Wednesday, December 24, 2003

There is one thing that stands out on this birthday of the Light, on this entrance procession of goodness into the world, and it fills us again and again with the nagging doubt whether those great things we talk about have really happened there in the stable of Bethlehem. Look at the sun, it is grand, glorious, majestic; nobody could possibly overlook its yearly triumphal return. Should not its Creator at his arrival be evem more majestic, more impressive? Should not this very sunrise of history flood the face of the earth with inexpressible glory? Yet instead -- how miserable is everything we hear about in the Gospel! Or could it be that this very misery, this insignificance within the framework of this world, is the hallmark of the Creator, by which he makes known his presence? This, at first, appears to be an unbelievable thought. And yet -- if we explore the mystery of God's providence, we will see every more clearly that God seems to give of himself a twofold sign. There is, first of all, the sign of his creation. But alongside this sign there appears more forcefully the other, the sign of what is insignificant in the world. The most genuine and most important values are found in this world precisely under the sign of humility, of hiddeness, of silence. Whatever is decisively great in this world, whatever determines its fate and its history, is that which appears small to our eyes. God, after having chosen the small and ignored people of Israel for his very own people, has made, in Bethlehem, the sign of insignificance into the decisive sign of his presence in the world. This is the challenge of the holy night -- faith; faith to receive him under this sign and to trust him without arguing or grumbling. To receive him: this means for us to submit to this sign, to truth and to love, which are the highest and most God-like values, and at the same time the most neglected and most silent.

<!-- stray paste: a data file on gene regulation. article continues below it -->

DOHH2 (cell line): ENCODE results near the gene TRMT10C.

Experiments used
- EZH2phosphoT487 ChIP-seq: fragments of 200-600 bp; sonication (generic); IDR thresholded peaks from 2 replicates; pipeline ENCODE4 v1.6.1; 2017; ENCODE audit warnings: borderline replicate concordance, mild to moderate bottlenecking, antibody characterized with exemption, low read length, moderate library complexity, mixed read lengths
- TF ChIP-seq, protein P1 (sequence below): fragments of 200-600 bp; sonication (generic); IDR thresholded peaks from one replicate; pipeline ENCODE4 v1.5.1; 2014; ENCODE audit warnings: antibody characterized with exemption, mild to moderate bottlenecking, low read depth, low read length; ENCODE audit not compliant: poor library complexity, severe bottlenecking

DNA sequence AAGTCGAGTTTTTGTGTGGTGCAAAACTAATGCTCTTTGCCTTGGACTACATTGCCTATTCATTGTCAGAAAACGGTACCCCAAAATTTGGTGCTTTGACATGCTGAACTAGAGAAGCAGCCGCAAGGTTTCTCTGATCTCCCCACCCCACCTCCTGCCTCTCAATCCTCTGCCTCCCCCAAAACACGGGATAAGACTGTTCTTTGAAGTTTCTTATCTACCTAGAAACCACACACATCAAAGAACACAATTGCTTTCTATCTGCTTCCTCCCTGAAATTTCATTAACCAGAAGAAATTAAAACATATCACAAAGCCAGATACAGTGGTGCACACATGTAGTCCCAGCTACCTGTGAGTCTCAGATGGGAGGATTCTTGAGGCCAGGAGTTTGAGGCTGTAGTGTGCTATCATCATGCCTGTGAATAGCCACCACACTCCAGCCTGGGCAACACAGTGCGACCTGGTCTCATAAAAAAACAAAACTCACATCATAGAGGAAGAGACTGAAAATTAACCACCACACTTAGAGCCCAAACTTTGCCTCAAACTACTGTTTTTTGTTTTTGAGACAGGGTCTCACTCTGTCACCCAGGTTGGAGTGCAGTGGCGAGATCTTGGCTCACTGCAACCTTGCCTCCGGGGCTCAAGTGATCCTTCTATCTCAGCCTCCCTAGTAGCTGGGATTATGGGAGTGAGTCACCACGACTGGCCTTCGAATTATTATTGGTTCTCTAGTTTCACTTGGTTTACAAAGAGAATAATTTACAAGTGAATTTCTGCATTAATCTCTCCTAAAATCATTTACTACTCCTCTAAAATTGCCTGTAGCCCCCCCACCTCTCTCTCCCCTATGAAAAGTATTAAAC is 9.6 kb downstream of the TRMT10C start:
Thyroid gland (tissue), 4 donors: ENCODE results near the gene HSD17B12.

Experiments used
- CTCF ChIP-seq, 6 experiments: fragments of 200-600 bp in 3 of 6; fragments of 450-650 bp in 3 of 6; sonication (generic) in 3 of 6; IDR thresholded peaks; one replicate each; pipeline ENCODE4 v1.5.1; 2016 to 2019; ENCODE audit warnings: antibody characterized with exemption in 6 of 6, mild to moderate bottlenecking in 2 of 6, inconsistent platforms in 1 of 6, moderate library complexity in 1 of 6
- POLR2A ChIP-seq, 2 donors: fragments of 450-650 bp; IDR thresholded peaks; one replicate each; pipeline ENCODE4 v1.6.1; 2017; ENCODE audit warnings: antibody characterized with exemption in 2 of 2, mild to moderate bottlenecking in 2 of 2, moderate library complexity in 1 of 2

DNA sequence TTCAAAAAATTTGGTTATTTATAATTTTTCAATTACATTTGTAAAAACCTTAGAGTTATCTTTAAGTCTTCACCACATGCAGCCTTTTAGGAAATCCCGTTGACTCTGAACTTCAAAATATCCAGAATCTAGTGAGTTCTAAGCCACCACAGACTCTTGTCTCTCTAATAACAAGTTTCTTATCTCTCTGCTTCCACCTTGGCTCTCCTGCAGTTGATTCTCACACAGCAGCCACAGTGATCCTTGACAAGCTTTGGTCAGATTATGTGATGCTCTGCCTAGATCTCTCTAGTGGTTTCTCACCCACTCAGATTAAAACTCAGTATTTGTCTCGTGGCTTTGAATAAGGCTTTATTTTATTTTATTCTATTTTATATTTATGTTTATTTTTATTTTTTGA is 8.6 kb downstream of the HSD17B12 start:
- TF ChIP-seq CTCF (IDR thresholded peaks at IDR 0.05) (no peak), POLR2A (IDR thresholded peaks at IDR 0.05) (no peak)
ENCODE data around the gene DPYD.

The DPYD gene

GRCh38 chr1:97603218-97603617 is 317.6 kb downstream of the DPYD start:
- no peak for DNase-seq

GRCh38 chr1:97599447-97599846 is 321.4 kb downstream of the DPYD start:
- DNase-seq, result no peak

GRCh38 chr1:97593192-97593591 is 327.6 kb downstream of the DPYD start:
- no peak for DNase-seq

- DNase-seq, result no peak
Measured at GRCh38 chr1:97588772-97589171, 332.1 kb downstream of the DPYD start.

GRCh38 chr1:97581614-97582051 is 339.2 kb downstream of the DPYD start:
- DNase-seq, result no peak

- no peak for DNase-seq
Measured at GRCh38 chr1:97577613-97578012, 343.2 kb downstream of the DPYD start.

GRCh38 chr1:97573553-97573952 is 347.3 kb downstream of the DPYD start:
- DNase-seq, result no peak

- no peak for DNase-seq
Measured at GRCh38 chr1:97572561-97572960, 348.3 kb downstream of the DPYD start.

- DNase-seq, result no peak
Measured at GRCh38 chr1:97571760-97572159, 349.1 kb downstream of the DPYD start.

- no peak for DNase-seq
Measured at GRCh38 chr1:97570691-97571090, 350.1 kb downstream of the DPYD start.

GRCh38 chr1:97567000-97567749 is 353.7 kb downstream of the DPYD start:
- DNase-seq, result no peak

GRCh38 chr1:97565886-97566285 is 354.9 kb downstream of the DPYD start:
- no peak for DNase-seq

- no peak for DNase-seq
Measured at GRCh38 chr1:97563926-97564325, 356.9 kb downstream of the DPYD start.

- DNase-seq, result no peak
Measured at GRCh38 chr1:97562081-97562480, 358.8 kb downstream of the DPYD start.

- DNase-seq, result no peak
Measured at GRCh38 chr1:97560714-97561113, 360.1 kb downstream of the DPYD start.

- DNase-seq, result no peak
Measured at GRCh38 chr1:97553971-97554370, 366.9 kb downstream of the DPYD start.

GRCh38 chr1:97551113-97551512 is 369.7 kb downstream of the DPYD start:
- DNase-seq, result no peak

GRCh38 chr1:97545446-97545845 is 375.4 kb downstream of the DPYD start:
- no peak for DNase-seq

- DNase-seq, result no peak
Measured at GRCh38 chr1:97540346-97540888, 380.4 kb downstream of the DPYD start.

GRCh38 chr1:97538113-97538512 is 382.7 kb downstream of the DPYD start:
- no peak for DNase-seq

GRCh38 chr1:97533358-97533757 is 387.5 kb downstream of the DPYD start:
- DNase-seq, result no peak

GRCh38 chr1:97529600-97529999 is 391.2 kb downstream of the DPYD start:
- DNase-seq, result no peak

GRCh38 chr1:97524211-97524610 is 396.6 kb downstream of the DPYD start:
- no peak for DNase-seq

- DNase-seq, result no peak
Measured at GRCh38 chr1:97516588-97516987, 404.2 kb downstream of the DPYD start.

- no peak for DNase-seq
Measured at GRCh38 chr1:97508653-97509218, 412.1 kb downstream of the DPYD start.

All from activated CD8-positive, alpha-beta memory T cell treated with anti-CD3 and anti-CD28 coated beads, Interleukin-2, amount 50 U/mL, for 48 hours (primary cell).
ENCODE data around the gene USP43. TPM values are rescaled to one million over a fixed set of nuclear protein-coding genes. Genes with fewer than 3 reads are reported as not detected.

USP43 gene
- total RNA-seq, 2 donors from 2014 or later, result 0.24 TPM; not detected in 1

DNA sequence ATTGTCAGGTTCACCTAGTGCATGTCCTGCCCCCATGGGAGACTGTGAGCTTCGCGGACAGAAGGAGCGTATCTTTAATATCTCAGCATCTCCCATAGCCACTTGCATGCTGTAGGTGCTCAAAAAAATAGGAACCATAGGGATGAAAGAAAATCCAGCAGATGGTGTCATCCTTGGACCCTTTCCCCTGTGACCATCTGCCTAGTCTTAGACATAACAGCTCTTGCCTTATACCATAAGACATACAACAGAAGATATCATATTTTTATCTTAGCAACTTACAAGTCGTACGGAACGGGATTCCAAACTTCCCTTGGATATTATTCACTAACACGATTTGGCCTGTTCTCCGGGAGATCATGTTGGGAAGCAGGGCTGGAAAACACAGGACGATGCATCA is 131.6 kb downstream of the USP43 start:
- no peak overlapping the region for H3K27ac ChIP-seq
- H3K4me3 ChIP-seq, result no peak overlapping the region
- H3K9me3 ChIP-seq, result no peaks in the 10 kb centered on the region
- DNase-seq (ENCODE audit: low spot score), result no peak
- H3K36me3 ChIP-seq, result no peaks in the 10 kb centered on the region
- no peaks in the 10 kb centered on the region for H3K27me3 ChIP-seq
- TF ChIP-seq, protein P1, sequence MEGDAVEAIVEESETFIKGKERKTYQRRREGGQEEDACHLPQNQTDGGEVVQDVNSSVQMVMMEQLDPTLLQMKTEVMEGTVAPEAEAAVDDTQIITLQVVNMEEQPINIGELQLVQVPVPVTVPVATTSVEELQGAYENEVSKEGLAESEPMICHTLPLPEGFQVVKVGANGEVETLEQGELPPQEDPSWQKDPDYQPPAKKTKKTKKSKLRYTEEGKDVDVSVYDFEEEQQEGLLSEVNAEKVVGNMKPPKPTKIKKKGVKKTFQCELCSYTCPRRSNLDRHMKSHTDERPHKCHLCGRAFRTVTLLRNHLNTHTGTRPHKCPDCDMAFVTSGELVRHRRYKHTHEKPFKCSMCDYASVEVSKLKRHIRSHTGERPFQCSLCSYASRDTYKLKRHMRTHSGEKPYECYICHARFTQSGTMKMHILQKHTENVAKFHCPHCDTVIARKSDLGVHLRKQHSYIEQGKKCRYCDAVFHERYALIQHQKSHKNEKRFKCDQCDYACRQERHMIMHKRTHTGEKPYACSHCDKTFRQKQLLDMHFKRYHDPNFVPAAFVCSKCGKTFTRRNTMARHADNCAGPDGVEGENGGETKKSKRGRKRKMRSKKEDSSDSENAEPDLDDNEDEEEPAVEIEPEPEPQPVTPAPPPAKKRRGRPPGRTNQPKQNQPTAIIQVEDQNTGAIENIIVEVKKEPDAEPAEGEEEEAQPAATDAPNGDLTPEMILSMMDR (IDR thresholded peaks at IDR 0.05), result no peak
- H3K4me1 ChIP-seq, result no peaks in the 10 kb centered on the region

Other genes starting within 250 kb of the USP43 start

Cardinal Ratzinger
From Co-Workers of the Truth

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